Bar panel studies Utah’s creative legal access approaches
'It’s less about opening the barn doors than saying before you have non-traditional products and non-traditional providers, they have to prove themselves'
As part of immediate Past Bar President and Chair John Stewart’s desire to have the Special Committee to Improve the Delivery of Legal Services hear how other states are updating their regulation of legal practice, Utah Supreme Court Justice Deno Himonas has presented ways that state is seeking to stimulate innovation to meet consumers’ legal needs.
Speaking with the committee on July 29, Himonas talked about how the state is moving to both change its existing regulations and adopt a flexible oversight regime that will allow new ideas to be tested for efficacy in meeting legal needs.
Although that concept — called the “regulatory sandbox” — is still being set up, it has already attracted some novel ideas, including many to deal with COVID 19-related legal needs and one free program that would help Utahans with convictions address their criminal records.
That non-profit company proposal, Himonas said, is to contact every resident in a state with a criminal conviction who qualifies under that state’s law to have the record expunged or the final outcome reduced to a lesser charge. It would be free to anyone who wants to use it.
The question for the state is, “Can that be done while protecting the public?” he said.
Himonas, a member of the Utah Work Group on Regulatory Reform, said that panel has been working for two years and he welcomed The Florida Bar to use its efforts as a resource.
Himonas said the Utah track on changing existing rules regulating legal practice seeks to find ways to expand legal access by reworking rules that restrict lawyers from providing services. That may include changes to advertising and solicitation rules.
In Utah, those changes also include a licensed paralegal practitioner program (LPP) and online dispute resolution, which has been tested particularly in small claims cases in three trial court jurisdictions. (Both efforts predate the work group.)
The ODR has been wildly successful, Himonas said, while the LPP program targets parties who can’t afford or attract lawyers, notably defendants in debt collection and landlord/tenant cases and parties in family law cases where 60% of cases have at least one unrepresented party.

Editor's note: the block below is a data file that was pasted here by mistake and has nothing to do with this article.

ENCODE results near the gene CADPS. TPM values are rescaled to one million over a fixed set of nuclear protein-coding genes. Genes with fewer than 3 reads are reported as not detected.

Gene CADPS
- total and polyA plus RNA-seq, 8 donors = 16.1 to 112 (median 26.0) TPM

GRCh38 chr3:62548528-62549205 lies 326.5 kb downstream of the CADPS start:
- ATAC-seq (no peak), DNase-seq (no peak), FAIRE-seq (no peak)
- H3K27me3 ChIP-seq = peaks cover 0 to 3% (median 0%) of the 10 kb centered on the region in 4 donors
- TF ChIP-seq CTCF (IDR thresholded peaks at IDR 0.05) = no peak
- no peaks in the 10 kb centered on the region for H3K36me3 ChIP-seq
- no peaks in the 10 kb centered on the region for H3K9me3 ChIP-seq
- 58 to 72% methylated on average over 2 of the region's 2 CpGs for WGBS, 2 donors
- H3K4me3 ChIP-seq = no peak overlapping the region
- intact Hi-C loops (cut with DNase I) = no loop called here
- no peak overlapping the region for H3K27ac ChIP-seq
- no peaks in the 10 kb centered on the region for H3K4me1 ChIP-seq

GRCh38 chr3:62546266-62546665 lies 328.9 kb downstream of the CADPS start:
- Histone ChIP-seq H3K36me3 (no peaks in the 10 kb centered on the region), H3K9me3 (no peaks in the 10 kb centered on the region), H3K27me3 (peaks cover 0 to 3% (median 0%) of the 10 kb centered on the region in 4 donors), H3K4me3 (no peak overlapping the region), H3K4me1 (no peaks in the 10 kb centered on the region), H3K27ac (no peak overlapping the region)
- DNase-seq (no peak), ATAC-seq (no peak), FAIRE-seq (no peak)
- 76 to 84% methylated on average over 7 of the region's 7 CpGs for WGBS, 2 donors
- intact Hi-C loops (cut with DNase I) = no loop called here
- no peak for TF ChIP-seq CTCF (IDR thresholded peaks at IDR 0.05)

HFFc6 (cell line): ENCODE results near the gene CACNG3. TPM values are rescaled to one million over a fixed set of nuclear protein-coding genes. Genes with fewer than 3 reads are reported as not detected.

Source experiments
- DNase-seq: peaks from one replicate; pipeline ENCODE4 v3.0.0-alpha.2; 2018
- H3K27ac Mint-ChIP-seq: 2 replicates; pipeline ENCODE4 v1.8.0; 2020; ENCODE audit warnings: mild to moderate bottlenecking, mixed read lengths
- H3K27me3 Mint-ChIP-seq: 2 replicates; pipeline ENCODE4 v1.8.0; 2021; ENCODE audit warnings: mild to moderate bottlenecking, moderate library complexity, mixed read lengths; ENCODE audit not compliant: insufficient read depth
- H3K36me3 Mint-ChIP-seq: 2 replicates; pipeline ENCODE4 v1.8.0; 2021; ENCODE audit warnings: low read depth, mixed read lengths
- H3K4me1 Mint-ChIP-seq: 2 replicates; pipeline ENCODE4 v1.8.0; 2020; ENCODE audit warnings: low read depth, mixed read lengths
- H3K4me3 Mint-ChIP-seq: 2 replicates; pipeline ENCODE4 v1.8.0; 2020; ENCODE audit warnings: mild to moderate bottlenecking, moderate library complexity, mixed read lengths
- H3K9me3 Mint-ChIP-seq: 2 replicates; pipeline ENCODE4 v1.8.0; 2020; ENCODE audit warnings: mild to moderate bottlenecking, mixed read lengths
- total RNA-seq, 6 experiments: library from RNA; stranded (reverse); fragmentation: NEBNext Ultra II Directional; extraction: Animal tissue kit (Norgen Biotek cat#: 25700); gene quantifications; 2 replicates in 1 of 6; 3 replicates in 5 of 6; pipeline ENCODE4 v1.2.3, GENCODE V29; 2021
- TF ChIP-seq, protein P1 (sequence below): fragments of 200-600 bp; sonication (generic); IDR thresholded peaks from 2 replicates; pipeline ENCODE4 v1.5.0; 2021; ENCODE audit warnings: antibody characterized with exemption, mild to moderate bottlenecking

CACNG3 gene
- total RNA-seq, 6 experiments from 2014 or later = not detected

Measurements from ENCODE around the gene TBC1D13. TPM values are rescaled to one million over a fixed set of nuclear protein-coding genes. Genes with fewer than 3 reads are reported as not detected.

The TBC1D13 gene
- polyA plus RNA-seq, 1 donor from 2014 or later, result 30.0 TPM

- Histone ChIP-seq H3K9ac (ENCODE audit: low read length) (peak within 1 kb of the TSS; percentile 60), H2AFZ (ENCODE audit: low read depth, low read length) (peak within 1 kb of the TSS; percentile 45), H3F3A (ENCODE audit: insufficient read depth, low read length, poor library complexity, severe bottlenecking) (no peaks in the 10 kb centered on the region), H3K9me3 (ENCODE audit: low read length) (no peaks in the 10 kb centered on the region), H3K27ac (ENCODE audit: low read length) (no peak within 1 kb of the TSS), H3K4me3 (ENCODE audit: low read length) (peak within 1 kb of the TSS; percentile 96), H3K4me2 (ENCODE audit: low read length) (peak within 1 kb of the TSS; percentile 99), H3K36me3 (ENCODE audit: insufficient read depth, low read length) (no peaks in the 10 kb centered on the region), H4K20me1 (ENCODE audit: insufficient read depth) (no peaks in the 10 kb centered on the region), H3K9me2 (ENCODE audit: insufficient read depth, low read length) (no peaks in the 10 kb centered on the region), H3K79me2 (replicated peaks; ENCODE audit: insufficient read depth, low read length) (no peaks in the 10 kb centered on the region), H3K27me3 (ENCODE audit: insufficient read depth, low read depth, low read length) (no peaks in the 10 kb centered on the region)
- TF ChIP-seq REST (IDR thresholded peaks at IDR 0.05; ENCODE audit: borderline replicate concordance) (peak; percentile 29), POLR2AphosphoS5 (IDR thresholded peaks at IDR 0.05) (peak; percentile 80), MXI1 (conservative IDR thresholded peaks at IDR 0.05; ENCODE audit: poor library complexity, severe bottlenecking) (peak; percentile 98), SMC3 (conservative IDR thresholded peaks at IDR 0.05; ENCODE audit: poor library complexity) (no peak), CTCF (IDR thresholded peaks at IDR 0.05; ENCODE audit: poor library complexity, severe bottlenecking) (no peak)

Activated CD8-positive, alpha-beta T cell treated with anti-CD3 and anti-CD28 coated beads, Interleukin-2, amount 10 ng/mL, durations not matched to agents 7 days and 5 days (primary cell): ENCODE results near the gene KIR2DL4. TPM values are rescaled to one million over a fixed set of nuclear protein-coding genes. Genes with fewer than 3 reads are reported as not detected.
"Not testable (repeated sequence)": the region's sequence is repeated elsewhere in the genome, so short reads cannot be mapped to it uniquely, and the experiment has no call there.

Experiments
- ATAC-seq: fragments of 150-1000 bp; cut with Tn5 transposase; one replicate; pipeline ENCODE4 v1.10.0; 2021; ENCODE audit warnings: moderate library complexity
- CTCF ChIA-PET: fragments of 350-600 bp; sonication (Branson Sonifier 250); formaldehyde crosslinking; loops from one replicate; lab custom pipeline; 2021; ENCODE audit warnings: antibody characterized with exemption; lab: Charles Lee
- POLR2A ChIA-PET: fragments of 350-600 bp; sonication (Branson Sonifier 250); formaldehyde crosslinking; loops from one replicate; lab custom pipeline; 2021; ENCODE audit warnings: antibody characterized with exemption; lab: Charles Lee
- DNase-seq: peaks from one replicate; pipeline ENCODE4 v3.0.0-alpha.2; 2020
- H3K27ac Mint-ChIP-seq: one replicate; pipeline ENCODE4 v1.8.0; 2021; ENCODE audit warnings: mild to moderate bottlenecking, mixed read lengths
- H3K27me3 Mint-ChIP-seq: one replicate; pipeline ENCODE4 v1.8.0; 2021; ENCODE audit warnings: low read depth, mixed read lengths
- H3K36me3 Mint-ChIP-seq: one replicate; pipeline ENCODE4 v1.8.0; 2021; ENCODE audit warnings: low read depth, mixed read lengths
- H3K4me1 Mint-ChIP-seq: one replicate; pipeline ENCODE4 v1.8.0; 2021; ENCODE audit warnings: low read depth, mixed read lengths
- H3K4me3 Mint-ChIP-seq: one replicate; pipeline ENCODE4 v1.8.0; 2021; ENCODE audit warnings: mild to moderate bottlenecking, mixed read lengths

He estimated Utah, where 13 people have or are about to obtain their LPP licenses, will see about 200 licensed in 10 years. “That’s fine, but not enough,” Himonas said.
The second track is the “sandbox,” which Utah is in the process of setting up.
“The paradigm shift is not regulation by proscription…[but] start regulating by what the consumer actually needs and is benefited from and not harmed by,” Himonas said. “It’s an area in which regulations may be temporarily relaxed and changed to determine whether the consumer is ultimately benefited or harmed.”
It’s not, he said, an open-ended change to allow alternative business structures for law firms that could include nonlawyer ownership, although that is not outright prohibited under the concept.
“It’s less about opening the barn doors than saying before you have non-traditional products and non-traditional providers, they have to prove themselves,” said Himonas, adding that proof will require protections for consumers if the idea is considered risky.
He said there have been 13 inquiries about COVID-19-related programs, all for low-cost or free services.
Another proposal is for the criminal expungement program, Himonas said, which will use artificial intelligence. He also said there is a great need for help in cases where lawyers aren’t justified or interested, such as the 75% of all civil cases, where the total value of the case is $5,200 or less.
A common criticism is that such changes will favor large law firms, the justice said, but he sees it more as a leveler for small, innovative firms, especially when offering technological solutions, particularly if it involves lawyers partnering with non-traditional providers.
“If firms want to bring in outside coders and creative people, there have to be incentives to bring them in,” Himonas said. “If I can offer them equity, I can punch above my weight. All of this offers firms, if they’re thinking broadly, the ability to punch above their weight.”
The interim report from the Utah work group can be found on the Bar special committee’s webpage. There are also reports from similar projects in California, Arizona, and Oregon, as well as an ABA report and other related reports and documents.
Stewart said he hopes to have a representative from one of those other states conducting similar studies at the committee’s next meeting.
The special committee was created last November by Chief Justice Charles Canady. It is charged with “a study of the rules governing the practice of law to ensure that our regulation meets the needs of Floridians for legal services while also protecting against misconduct and maintaining the strength of Florida’s legal profession.”
Its report is due July 1, 2021, although Stewart said it may require more time if the committee thinks Florida should take the “regulatory sandbox” approach to encouraging innovation.